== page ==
Beacon's API v2

Beacon's website has been updated to a new backend API that will be used to support the upcoming Beacon 1.5 update as well as updates for the foreseeable future. For the most part, this won't make much of a difference to you, but Beacon is an open source project so it makes sense to outline some of the changes and the reason behind them.

There will be little things you can notice, such as the search results list will now show what kind of object something is instead of just saying Object. This was very confusing when there are creatures and drop containers with the same name.

The main goal of today's update is to allow growth. The story of Beacon 1.5 and API v2 are all about handling technical debt. Technical debt accumulates in any software project, and it happens when a situation changes the parameters of an older decision. Just like financial debt, technical debt can limit options when it's time to grow and must be paid back one way or another. That's what Beacon 1.5 and API v2 are all about. While there are tons of little changes, there are two focus areas worth mentioning, and they both relate to the Ark blueprints that Beacon keeps track of.

The first is the blueprint update files. When you launch Beacon, it asks the server for all changes since X time, with X being the last time Beacon checked for updates. This can be processor intense for the server, but the requests are predictable so the results get stored in memcached, which is a very fast way to store and retrieve small bits of information. The keyword here is small though, and Beacon has outgrown what memcached is able to handle. Adding compression helped, but the ceiling is still there and this problem needed actually solving. So update files for Beacon 1.5 onward will now be produced on a small delay and uploaded to Beacon's content delivery network where they will remain forever. This allows them to be as large as necessary. Beacon will download all the files needed between its last launch and the current version. This works very well and allows Beacon to grow well beyond what it could previously handle. This means, however, that Beacon 1.4 and older will be limited in what blueprint updates they receive. Older versions will continue to receive updates for the core maps and mods that are already supported, but new mods and potentially new maps will be limited to Beacon 1.5 and newer.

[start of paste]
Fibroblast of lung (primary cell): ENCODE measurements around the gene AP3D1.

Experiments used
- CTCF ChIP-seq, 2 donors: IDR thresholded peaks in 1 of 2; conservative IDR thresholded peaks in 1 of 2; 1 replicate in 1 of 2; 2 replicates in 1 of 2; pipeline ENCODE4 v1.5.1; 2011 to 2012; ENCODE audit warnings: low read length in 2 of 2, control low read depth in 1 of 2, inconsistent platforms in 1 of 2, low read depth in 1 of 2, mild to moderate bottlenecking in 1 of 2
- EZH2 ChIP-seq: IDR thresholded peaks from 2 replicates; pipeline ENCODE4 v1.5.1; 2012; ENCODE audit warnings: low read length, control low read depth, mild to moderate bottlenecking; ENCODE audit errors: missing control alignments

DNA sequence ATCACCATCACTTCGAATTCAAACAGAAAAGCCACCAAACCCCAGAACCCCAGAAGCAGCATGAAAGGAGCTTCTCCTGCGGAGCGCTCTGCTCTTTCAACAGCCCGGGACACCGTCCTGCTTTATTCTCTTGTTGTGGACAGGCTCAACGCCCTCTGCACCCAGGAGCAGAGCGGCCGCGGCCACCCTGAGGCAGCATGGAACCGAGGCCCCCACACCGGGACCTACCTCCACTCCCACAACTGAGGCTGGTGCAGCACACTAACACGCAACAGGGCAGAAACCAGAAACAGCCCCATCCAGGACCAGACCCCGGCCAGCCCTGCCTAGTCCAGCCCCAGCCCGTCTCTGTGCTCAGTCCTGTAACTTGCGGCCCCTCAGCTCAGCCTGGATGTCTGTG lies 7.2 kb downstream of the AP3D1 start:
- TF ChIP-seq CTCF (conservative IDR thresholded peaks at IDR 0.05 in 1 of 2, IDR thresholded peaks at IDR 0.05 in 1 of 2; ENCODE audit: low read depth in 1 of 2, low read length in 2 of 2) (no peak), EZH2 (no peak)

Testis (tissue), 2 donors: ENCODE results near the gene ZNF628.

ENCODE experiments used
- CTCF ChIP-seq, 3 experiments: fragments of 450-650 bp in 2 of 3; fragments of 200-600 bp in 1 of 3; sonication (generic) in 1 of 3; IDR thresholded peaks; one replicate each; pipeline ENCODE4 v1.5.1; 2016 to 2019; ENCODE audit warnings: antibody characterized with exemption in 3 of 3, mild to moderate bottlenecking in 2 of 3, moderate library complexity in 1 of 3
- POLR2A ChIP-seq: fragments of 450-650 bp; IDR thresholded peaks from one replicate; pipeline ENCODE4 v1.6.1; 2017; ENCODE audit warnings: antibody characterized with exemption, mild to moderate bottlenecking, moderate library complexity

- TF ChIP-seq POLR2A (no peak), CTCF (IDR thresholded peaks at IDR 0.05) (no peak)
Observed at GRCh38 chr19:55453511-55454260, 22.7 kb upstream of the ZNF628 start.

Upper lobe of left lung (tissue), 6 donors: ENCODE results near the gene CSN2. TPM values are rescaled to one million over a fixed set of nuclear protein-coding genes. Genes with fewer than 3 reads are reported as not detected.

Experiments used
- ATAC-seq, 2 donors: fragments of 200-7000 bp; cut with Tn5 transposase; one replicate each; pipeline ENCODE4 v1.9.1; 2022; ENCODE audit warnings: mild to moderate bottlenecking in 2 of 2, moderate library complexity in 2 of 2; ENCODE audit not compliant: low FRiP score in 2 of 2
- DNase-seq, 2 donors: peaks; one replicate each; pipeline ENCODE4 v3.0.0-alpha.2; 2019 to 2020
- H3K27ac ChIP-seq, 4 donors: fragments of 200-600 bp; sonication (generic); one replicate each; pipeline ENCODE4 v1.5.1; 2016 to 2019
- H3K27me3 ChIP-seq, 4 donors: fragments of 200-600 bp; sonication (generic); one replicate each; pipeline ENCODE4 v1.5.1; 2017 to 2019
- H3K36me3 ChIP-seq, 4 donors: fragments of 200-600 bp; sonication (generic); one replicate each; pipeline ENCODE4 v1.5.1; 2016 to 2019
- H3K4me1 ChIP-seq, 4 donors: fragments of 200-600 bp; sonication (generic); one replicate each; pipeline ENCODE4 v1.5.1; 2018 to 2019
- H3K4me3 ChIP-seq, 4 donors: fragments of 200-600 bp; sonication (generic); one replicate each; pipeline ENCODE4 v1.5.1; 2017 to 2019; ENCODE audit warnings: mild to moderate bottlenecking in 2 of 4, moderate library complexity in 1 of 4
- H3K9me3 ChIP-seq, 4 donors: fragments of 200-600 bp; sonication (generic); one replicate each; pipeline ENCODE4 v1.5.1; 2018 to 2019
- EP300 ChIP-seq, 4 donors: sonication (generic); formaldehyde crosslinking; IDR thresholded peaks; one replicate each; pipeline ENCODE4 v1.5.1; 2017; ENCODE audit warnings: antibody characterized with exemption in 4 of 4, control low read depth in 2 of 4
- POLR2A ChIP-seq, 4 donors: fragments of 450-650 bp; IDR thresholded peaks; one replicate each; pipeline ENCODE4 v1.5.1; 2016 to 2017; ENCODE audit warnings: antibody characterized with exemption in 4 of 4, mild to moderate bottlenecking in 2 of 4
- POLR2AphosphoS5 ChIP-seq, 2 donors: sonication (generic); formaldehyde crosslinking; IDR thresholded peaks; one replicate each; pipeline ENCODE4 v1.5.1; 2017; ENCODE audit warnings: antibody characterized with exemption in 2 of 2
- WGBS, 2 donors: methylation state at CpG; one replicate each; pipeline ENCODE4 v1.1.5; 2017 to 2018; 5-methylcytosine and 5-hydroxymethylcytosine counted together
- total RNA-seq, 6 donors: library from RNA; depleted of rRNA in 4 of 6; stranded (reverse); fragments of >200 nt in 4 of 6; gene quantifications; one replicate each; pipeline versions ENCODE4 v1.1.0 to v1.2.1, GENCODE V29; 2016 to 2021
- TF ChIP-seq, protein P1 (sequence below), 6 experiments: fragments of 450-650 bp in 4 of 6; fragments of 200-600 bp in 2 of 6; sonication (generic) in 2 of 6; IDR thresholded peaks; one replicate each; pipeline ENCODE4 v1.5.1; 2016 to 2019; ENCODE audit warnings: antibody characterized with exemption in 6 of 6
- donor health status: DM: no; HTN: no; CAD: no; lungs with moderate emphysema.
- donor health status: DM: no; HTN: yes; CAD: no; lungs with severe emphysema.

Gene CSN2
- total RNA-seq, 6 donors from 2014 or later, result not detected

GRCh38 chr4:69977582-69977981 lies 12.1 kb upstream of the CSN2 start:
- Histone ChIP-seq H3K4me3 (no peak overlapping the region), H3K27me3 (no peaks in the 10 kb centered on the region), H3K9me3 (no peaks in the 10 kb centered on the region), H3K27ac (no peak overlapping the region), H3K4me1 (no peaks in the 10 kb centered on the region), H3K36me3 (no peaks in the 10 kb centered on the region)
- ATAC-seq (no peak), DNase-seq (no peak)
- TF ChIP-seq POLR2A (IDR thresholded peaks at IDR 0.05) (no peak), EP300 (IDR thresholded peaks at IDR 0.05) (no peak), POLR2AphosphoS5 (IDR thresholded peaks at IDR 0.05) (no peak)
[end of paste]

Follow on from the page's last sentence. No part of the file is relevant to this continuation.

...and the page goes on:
The second major issue is blueprint uniqueness. Beacon has always assumed that all blueprints have a unique path in the game files, and that class strings are unique for each mod. Recent events have challenged those assumptions, which required reworking many parts of Beacon's database and file format. The best example of this is the Structures Plus vs Super Structures situation. When Structures Plus was abandoned by its developer, another developer took the source code and continued working on it under the title Super Structures. To allow drop-in replacement of Structures Plus, Super Structures very intentionally uses the same blueprint paths as Structures Plus. Within Beacon, the easiest option was to rename Structures Plus to Super Structures and hand control over to the new author. Then Structures Plus came out of retirement, and the community now has at least two mods using the same paths. Within Beacon, the two cannot coexist due to the unique path requirement. So today's update allows Beacon's database to store these duplicated paths in separate mod entries, meaning Super Structures and Structures Plus will both be able to be supported within Beacon.

Thanks to the new v2 API, Beacon will be able to grow well into the future. Documentation for the v2 API will be coming in the future, but my immediate goal is getting Beacon 1.5 ready for alpha testing. There's more good news coming, so stay tuned.

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